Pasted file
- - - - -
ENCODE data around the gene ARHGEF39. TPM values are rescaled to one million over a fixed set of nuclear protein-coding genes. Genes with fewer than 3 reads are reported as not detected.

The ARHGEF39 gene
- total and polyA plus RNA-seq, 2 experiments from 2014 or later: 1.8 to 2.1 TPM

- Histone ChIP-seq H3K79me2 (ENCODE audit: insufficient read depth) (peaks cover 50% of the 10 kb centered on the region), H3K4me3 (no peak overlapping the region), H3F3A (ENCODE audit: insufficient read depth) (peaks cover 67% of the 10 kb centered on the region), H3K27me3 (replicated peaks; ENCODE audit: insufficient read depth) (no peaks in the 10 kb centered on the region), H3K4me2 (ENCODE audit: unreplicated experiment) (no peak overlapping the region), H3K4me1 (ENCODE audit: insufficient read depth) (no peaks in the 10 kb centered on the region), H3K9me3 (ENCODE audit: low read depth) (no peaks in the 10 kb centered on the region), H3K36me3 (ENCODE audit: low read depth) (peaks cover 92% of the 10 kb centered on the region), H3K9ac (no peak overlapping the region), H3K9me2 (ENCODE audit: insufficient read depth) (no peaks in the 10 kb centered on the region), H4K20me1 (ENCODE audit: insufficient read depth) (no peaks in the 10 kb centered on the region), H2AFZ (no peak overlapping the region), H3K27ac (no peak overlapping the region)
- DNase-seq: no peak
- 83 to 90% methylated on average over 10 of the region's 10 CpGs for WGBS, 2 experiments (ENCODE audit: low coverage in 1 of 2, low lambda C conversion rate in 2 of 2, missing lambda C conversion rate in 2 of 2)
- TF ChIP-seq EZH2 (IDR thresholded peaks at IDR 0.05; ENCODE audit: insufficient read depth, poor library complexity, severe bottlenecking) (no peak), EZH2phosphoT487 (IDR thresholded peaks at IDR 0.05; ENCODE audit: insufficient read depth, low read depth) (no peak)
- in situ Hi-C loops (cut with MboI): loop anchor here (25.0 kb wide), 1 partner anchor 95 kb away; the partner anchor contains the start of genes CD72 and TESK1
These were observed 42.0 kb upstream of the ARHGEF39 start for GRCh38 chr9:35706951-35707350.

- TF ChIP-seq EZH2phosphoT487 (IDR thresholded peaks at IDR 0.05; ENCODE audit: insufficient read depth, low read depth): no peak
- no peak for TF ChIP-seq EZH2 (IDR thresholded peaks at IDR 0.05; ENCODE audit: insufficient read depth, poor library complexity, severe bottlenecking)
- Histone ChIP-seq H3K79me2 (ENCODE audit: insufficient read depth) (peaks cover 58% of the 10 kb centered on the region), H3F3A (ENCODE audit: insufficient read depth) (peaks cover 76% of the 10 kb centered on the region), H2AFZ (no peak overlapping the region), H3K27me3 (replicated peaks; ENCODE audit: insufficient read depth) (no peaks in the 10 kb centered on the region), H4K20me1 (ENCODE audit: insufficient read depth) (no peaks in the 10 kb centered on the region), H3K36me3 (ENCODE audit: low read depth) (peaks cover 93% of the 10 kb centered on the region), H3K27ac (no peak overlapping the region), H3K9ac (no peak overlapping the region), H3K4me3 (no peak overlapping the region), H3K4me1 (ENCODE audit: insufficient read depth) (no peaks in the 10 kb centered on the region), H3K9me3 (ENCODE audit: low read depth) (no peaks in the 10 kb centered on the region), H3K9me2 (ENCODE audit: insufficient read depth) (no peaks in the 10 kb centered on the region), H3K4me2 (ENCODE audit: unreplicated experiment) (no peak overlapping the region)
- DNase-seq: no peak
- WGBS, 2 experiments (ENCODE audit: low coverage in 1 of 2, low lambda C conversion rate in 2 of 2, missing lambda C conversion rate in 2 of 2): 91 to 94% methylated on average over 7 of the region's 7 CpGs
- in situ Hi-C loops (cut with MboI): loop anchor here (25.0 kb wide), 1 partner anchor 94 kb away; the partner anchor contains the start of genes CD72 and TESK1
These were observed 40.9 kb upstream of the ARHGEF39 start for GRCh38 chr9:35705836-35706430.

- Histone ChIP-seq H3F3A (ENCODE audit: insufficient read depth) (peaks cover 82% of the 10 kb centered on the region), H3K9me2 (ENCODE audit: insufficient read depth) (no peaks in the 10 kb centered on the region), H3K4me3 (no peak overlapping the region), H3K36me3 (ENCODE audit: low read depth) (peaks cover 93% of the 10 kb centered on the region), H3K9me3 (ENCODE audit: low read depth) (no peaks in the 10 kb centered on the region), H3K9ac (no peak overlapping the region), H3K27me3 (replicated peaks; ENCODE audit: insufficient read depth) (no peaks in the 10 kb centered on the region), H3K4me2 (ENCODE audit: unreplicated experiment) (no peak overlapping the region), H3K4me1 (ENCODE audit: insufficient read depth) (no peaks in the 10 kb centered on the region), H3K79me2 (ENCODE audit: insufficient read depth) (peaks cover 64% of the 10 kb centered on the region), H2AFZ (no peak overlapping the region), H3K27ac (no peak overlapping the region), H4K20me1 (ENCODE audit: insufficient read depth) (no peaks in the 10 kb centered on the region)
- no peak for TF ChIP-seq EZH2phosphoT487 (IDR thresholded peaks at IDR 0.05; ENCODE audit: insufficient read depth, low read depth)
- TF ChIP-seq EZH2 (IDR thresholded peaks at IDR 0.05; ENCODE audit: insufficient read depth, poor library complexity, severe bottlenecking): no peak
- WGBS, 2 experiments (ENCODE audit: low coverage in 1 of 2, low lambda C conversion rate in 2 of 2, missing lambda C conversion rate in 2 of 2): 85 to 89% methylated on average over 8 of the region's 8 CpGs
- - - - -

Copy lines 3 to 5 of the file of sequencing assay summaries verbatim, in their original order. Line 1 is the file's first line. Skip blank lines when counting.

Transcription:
- total and polyA plus RNA-seq, 2 experiments from 2014 or later: 1.8 to 2.1 TPM

- Histone ChIP-seq H3K79me2 (ENCODE audit: insufficient read depth) (peaks cover 50% of the 10 kb centered on the region), H3K4me3 (no peak overlapping the region), H3F3A (ENCODE audit: insufficient read depth) (peaks cover 67% of the 10 kb centered on the region), H3K27me3 (replicated peaks; ENCODE audit: insufficient read depth) (no peaks in the 10 kb centered on the region), H3K4me2 (ENCODE audit: unreplicated experiment) (no peak overlapping the region), H3K4me1 (ENCODE audit: insufficient read depth) (no peaks in the 10 kb centered on the region), H3K9me3 (ENCODE audit: low read depth) (no peaks in the 10 kb centered on the region), H3K36me3 (ENCODE audit: low read depth) (peaks cover 92% of the 10 kb centered on the region), H3K9ac (no peak overlapping the region), H3K9me2 (ENCODE audit: insufficient read depth) (no peaks in the 10 kb centered on the region), H4K20me1 (ENCODE audit: insufficient read depth) (no peaks in the 10 kb centered on the region), H2AFZ (no peak overlapping the region), H3K27ac (no peak overlapping the region)
- DNase-seq: no peak